The student news site of Mountlake Terrace High School in Mountlake Terrace, Washington.

The Hawkeye

The student news site of Mountlake Terrace High School in Mountlake Terrace, Washington.

The Hawkeye

The student news site of Mountlake Terrace High School in Mountlake Terrace, Washington.

The Hawkeye

Black history month is more than just slavery’s legacy

Beza Ayele Hawkeye Staff
Beza Ayele | Hawkeye Staff

What comes into your mind when you hear Black History Month?

Martin Luther King Jr.? Rosa Parks? People related with the dark past of slavery?

Shouldn’t it be called “Black Slavery History Month” because that is always the main focus?

If Black History Month usually goes as a reminder of slavery we should start calling it “White History Month,” because it is just reminding us each year how they used to rule over black people.

Yes, we know blacks started to overcome, but honestly, the black culture and roots were not always about trying to get away from oppression. If black people did the opposite, then Black History Month should be a reminder of more than the fact that African Americans were enslaved.

There was the Barbary slave trade during the 16th and 19th centuries. I am sure many of you have never heard of it because you probably were not exposed. Between 1 million and 1.25 million Europeans were captured and forced to work in North Africa.

If you really want to understand black history, do not start with slavery and King Jr.

Now, don’t get me wrong. I am not trying to belittle the work King accomplished during his lifetime. Rather, I am saying that he was not the only leader in the black culture.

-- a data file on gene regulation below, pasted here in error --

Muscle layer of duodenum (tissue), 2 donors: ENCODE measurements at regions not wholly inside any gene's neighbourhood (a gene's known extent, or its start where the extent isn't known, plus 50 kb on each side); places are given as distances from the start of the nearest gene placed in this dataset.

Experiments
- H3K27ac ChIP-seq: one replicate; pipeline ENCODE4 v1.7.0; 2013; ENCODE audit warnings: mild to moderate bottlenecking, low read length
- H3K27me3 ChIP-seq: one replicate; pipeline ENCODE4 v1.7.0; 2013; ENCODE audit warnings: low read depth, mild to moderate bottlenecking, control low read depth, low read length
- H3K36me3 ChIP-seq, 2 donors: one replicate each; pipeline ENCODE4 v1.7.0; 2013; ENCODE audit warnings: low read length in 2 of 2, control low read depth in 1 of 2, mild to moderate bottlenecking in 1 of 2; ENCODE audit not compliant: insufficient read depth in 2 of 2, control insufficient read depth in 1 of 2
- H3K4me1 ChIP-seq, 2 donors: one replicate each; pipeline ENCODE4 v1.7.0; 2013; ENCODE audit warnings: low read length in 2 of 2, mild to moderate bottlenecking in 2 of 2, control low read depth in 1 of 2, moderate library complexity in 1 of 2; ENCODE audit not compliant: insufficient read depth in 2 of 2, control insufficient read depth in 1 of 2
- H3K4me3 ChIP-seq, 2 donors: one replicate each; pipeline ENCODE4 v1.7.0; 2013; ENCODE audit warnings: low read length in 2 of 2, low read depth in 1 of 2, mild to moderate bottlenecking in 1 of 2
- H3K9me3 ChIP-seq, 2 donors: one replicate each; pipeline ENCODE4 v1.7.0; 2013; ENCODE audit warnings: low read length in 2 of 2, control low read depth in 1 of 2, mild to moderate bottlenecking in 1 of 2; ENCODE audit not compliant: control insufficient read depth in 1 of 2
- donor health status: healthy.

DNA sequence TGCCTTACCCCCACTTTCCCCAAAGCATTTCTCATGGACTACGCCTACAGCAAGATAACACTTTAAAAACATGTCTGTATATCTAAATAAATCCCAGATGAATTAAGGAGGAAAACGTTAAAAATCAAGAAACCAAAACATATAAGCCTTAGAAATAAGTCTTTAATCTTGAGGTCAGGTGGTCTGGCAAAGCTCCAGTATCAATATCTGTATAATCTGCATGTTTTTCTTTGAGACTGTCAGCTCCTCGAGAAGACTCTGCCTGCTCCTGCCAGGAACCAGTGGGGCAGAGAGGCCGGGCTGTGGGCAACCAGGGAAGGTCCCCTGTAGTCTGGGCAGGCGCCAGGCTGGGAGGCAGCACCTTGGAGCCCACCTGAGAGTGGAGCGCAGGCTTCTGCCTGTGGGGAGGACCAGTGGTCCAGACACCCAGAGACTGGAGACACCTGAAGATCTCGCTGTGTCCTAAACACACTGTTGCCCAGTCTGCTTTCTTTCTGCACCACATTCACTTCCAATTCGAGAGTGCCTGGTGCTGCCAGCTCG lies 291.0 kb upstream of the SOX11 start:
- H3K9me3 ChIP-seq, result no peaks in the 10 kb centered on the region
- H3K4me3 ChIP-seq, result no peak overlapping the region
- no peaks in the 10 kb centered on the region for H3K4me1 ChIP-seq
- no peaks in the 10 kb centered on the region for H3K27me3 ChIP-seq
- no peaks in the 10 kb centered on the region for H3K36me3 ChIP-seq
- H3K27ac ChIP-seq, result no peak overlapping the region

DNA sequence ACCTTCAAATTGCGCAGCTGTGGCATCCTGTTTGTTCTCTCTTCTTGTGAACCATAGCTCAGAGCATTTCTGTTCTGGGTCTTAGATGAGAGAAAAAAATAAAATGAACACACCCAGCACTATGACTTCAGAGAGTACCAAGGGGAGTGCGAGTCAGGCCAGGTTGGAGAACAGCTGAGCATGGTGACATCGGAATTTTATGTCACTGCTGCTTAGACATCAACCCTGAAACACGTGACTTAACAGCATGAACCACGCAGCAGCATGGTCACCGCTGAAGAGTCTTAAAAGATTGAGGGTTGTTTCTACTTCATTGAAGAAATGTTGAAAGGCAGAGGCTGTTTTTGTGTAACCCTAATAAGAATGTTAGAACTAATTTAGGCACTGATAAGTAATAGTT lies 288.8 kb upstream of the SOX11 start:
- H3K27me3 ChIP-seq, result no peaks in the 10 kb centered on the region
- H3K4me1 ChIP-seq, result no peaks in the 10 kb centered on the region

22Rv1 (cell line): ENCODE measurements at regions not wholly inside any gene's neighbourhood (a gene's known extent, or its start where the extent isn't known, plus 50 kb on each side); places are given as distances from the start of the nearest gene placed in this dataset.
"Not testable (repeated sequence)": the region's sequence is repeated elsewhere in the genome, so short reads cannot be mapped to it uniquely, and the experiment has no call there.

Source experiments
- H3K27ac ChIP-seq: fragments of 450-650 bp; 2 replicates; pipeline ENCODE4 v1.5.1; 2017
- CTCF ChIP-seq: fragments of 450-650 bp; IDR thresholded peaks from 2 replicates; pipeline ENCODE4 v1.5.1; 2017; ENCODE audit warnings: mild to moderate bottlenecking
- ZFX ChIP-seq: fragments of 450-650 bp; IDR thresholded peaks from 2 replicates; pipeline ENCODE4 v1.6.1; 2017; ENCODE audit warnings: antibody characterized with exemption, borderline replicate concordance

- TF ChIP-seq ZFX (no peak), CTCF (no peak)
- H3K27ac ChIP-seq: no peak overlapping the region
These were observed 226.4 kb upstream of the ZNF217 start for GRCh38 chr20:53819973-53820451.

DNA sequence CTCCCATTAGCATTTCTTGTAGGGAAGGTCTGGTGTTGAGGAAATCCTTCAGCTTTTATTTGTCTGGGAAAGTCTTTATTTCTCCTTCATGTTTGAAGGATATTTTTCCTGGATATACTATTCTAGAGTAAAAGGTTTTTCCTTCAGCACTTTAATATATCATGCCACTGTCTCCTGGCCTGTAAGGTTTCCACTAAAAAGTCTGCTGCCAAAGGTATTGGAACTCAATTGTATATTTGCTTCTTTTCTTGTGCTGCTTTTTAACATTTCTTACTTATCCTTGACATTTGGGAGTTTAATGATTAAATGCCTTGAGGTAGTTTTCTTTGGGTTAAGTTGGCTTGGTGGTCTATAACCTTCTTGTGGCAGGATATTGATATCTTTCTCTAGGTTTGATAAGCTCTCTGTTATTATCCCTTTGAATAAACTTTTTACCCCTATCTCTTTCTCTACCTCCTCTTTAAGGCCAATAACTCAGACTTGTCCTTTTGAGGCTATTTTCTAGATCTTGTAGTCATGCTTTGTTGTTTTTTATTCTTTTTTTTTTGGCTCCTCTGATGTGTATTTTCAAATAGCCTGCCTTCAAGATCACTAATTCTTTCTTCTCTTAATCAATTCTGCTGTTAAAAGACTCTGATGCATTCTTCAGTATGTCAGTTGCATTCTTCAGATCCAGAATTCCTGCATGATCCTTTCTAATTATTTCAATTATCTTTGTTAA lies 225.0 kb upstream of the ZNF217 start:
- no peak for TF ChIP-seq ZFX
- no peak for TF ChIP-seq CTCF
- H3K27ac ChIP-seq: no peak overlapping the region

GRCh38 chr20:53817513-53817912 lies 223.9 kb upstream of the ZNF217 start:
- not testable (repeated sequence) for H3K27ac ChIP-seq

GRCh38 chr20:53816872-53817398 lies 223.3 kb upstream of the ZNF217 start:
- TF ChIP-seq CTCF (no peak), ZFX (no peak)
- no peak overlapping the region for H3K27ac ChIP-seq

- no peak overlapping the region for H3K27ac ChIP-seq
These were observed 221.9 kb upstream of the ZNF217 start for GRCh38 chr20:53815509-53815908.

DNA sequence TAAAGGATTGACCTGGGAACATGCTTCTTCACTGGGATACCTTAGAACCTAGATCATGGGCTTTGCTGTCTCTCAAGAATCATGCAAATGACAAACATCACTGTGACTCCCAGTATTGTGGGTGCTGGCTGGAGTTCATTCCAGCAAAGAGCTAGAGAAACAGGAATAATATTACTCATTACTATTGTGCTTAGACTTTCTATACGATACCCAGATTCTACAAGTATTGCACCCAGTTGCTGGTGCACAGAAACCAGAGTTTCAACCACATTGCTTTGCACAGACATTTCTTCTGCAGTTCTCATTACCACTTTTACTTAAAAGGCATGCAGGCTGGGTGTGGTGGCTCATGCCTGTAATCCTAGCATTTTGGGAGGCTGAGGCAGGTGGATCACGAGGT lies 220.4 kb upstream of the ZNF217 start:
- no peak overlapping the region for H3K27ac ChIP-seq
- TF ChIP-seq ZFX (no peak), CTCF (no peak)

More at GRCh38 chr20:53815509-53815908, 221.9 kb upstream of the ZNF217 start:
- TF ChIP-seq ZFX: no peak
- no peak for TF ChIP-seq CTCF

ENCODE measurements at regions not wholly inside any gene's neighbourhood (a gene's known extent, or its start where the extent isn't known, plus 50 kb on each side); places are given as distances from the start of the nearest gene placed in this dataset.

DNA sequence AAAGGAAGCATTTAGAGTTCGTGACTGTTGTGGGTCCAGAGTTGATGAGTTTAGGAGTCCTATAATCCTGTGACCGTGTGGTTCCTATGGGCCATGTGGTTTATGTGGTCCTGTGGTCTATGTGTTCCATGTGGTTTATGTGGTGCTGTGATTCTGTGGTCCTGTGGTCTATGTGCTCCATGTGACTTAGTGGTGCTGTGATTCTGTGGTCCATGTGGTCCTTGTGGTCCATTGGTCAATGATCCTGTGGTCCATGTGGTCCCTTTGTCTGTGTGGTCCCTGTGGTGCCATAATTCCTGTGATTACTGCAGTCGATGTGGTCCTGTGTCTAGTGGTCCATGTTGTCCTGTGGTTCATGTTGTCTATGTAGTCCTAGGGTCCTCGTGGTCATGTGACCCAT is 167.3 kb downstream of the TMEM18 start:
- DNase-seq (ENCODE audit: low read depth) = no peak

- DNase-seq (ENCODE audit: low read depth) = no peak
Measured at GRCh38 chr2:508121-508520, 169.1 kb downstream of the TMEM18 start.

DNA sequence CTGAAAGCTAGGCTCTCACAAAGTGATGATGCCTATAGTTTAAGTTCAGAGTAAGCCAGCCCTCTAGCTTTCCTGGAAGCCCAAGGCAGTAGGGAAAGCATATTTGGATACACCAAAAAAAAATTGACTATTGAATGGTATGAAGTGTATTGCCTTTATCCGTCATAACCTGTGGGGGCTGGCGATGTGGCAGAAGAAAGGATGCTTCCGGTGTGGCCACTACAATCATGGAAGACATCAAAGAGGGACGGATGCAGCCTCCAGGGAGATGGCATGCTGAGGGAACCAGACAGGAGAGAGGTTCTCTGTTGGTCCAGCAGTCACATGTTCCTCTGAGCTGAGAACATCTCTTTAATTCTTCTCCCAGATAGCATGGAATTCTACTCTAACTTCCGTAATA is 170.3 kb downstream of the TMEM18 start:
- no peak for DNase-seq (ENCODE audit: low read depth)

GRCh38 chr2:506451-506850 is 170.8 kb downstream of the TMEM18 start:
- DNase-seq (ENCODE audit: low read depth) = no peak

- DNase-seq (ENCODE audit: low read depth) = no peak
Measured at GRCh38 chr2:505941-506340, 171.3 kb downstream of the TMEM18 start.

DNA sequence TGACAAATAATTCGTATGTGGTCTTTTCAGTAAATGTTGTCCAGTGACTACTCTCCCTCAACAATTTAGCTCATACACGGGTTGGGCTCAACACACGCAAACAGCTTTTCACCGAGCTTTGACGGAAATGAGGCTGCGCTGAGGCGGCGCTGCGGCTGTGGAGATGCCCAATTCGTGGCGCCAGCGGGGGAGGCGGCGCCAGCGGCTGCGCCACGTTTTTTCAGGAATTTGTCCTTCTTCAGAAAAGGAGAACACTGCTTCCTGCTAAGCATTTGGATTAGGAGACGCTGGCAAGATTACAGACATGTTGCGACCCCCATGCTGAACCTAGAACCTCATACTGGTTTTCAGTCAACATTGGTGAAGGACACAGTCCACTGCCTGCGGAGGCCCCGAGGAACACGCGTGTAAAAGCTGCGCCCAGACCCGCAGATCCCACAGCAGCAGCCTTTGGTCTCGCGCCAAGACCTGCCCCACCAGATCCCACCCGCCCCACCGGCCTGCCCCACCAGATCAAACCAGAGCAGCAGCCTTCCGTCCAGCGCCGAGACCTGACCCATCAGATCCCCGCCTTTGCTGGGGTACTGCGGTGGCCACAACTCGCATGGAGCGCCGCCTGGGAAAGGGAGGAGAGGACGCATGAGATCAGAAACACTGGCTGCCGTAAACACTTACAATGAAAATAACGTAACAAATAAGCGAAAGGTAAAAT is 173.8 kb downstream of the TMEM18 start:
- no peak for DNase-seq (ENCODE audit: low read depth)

Start with ancient African history. The birthplace of humanity and the birthplace of human civilization.

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Did you know that more than 35,000 years ago, Egyptians had considered a circle to have 360 degrees and estimated pi at 3.16? They were accurate with the degree of the circle and so close to the pi.

Before Europe had occupied Africa, the medicine in Nigeria and South Africa had been more advanced than the medicine in Europe.

Don’t we always hear about Europeans being the first to sail around the world? Some evidence has led us to believe that ancient Africans sailed to South America before Europeans. Traces of coca and nicotine were found in some Egyptians mummies but are indigenous to the Americas.

Let’s move on to African American history. The Civil Rights Movement was not the start to black history. Why do U.S. history books focus on slavery?

If you asked anyone to crack open their U.S. history book and look for Charles R. Drew do you think they could find him?

Well, that’s exactly what I did and I came up with nothing. But why is that? He was a surgeon and medical researcher. His main focus was in blood transfusions. His knowledge helped develop large blood banks, which were present during World War II. It helped save thousands of lives.

Charles Henry Turner? Doesn’t ring a bell? Well, he was a zoologist and scholar who was the first person to discover that insects could hear and distinguish pitches. He also discovered that cockroaches could learn by trial and error and that honey bees could see color. Turner was also the first black person to graduate from the University of Cincinnati.

Lewis Howard Latimer? We always hear about Thomas Edison and the light bulb. But did you know that Latimer was a black inventor who worked closely with Edison and helped him improve the creation by creating a carbon filament that would then improve Edison’s first idea and helped to patent the light bulb?

I could continue.

This type of information about great people should not be overlooked. Unless you want to research about important people in black history yourself, you will not find it in schools. So, why are we not at least exposed to it during Black History Month?

Black history neither starts nor ends with slavery.

About the Contributor
Beza Ayele, Op/Ed Co-Editor
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